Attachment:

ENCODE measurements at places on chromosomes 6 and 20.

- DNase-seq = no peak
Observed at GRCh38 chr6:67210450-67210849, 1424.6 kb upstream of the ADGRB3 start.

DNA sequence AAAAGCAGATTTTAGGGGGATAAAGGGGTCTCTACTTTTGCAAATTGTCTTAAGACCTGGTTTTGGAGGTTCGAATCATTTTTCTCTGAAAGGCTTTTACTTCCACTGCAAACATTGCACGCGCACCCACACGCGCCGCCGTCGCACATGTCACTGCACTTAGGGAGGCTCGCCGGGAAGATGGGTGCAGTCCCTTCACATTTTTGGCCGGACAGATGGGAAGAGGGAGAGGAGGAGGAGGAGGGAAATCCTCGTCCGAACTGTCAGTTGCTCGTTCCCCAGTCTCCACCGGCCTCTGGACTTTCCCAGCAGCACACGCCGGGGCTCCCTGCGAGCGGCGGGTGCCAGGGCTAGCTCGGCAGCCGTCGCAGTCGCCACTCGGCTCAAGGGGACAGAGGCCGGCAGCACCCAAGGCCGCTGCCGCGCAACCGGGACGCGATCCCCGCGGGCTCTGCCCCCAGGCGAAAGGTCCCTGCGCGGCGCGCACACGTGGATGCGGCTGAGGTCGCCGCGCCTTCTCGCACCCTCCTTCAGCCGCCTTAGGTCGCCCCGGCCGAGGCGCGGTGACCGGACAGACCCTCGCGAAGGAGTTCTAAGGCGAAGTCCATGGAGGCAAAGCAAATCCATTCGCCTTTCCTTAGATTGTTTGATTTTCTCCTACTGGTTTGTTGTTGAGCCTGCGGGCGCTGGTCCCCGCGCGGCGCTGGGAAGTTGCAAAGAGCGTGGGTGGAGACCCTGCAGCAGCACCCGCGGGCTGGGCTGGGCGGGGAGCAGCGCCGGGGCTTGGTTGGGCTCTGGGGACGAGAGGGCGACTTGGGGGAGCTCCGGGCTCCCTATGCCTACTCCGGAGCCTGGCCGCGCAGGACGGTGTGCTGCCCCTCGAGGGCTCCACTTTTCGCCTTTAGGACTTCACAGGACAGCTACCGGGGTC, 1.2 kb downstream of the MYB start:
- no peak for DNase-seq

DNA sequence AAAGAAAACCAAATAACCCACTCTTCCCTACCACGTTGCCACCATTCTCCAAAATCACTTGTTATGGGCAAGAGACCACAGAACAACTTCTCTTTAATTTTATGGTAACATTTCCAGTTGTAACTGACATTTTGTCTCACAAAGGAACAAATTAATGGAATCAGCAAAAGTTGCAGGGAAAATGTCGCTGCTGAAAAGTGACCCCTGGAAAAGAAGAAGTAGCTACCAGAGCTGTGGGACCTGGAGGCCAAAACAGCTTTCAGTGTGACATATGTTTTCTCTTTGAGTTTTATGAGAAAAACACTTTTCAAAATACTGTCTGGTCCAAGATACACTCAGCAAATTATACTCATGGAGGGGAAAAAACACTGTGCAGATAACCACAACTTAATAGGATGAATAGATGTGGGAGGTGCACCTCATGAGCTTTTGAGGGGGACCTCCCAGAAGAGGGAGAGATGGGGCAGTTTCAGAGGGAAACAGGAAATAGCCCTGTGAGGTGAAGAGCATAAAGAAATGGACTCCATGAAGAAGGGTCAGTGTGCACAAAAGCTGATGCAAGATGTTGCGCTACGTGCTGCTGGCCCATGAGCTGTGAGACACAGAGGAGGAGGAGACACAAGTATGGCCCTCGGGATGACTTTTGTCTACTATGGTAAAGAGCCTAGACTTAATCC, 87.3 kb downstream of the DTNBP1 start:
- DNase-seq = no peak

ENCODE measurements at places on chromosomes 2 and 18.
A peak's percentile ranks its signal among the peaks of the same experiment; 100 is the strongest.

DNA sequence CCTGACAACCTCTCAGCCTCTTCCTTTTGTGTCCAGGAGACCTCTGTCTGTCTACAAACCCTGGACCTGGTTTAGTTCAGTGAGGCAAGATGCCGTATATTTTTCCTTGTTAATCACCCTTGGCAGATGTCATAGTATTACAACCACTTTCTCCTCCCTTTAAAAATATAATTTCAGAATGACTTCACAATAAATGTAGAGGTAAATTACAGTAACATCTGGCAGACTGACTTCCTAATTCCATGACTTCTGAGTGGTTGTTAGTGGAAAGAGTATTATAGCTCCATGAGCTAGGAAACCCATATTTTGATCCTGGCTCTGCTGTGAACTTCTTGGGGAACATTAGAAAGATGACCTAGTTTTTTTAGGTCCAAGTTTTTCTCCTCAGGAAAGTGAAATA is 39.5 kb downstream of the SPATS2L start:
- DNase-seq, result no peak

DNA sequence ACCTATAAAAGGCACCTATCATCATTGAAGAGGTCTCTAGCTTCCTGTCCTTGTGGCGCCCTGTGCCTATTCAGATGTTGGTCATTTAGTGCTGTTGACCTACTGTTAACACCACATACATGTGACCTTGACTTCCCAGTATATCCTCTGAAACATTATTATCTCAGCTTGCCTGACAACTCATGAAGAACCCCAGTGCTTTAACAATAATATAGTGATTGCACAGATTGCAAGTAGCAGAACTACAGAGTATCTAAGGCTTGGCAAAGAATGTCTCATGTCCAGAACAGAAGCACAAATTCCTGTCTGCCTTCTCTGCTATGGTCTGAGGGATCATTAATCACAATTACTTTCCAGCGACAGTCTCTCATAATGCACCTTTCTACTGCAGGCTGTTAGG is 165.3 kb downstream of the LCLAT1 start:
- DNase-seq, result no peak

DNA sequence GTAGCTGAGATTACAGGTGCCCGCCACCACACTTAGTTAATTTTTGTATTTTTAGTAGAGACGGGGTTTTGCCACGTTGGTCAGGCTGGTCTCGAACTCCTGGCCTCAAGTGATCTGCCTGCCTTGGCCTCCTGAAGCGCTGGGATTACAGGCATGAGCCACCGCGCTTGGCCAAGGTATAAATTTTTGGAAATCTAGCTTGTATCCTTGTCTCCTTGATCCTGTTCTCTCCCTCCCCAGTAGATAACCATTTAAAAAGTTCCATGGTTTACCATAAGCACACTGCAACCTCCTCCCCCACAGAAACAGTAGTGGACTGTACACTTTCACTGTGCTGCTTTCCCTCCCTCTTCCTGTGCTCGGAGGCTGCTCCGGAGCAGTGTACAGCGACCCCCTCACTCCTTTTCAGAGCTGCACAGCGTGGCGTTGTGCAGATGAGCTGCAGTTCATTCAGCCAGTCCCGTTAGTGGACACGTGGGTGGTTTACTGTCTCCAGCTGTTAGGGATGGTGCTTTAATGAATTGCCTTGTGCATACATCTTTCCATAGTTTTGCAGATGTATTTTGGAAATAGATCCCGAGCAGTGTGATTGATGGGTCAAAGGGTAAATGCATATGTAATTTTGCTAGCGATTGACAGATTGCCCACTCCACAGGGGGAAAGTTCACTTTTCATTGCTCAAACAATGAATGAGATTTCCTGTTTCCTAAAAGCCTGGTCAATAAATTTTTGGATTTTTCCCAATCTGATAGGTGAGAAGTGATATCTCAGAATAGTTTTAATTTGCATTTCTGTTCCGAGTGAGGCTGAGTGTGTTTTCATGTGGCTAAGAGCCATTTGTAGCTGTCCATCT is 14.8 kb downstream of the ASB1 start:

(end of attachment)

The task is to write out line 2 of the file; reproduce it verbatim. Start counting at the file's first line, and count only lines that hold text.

- DNase-seq = no peak